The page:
New leadership in district, still dozens of open positions

NASHUA – Several new administrators will join students upon their return to the classroom later this month, but dozens of positions with the Nashua School District remain unfilled.

Richard Boardman, former director at Gate City Charter School for the Arts, took the helm of Mount Pleasant Elementary School from former principal Patricia Snow, while Chas Miller has replaced Tim McGillicuddy at Ledge Street Elementary School. McGillicuddy was hired in October to fill in as interim principal after former principal Janet Valeri left in 2017. Valeri and assistant principal Tiffany Hyatt were unexpectedly removed from their positions in an incident that has yet to be explained by the district.

Jay Harding, principal of New Searles Elementary School also left his position. There is currently a candidate expected to fill the role, said Human Resources Director Dana O’Gara, but that will not be confirmed until a future Board of Education Meeting.

There is also a vacancy listed for Pennichuck Middle School, which was previously run by Principal Lynne Joseph. The district has not yet found a replacement.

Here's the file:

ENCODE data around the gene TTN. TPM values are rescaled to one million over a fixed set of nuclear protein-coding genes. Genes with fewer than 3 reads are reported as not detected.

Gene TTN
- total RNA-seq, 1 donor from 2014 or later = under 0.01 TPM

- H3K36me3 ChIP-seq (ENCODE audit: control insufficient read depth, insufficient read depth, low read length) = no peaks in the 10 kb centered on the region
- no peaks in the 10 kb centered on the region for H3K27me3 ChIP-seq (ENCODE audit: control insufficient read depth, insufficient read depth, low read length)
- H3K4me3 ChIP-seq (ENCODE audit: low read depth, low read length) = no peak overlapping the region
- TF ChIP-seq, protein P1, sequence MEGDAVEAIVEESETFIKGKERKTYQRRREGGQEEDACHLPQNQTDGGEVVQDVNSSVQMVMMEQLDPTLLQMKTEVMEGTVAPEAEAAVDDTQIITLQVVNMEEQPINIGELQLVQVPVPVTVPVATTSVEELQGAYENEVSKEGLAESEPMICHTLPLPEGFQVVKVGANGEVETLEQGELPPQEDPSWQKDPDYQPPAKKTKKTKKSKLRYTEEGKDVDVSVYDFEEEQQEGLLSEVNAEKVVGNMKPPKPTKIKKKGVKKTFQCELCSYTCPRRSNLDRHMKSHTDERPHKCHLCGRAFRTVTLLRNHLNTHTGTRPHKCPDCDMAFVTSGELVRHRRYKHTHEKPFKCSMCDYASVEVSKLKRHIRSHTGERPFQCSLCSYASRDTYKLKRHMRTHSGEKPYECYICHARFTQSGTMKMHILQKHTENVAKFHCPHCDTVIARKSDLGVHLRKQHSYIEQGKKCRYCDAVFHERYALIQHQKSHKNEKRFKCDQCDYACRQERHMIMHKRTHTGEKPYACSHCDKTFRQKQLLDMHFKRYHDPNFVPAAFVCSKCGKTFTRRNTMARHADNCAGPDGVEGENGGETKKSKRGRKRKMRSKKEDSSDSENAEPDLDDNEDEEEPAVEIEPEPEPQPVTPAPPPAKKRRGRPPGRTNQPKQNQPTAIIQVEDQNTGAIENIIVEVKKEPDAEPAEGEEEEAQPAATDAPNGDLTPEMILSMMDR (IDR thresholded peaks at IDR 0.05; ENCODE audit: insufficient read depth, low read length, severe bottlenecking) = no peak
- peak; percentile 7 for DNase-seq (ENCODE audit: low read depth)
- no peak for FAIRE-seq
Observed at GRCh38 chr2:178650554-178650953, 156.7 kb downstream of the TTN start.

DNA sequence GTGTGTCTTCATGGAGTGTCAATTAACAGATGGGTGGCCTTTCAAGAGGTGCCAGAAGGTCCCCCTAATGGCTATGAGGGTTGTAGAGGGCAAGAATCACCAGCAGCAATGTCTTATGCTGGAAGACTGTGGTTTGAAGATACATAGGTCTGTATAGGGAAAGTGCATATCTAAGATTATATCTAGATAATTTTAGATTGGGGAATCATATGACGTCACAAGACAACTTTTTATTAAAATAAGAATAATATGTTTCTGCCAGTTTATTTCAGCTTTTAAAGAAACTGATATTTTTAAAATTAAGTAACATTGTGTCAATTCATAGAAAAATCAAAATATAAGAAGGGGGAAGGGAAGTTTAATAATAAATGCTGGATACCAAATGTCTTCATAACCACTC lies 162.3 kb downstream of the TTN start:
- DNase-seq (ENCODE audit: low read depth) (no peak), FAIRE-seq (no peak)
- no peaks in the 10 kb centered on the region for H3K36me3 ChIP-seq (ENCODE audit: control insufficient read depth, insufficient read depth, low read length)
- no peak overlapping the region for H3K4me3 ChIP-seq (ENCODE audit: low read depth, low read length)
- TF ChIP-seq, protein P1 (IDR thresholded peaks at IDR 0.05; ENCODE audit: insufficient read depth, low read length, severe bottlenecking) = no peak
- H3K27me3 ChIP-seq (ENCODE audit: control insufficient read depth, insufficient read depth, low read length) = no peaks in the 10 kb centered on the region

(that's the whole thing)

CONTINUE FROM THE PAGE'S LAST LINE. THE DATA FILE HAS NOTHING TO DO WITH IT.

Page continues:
Nathan Burns, now principal of Nashua High School North, served as interim principal for the 2017-18 school year.

Other new department heads include Michael McQuilkin, former head social studies teacher, who will now lead the Career and Technical Education program at Nashua High School South. He will work closely with the Nashua North director Amanda Bastoni, who joined last year.

Additionally, Marcia Bagley will take over the Special Education director post from long time Director Christine Breen, who is retiring.

The district is still looking for a candidate for director of Food Services, formerly occupied by Amy Cassidy.

Superintendent Jahmal Mosley has said several times that after multiple superintendent changes, and now the same with principals, what the district really needs to thrive is stability. Mosley, himself, only marked a year in the district last month.

Not only are there administrative changes, as of Friday evening, the district website listed 83 open teaching positions, with 48 in the elementary schools, 19 in the high schools and 16 in the middle schools.

However, according to O’Gara, 43 of those positions are just teachers who already work in the district transferring to another role in the schools, such as a first-grade teacher moving to teach third grade.

Of the remaining 40, she said, many vacancies are expected to be filled after the next meeting, bringing the open positions down to only about 25, which she said is relatively standard.

All personnel recommendations need to be approved by the BOE; any that miss the last round before the start of school will have to wait until the next meeting slated for Sept. 10.

While O’Gara expects most of the positions will be filled by the start of school Aug. 28, a substitute will be put in any classroom that does not have a teacher. Wherever possible, the intended candidate will be put in as the substitute until they can be approved.

“We try to do that because it’s best of the children to have that continuity,” she said, adding, “There will be teachers in the classroom.”

Hannah LaClaire can be reached at 594-1243 or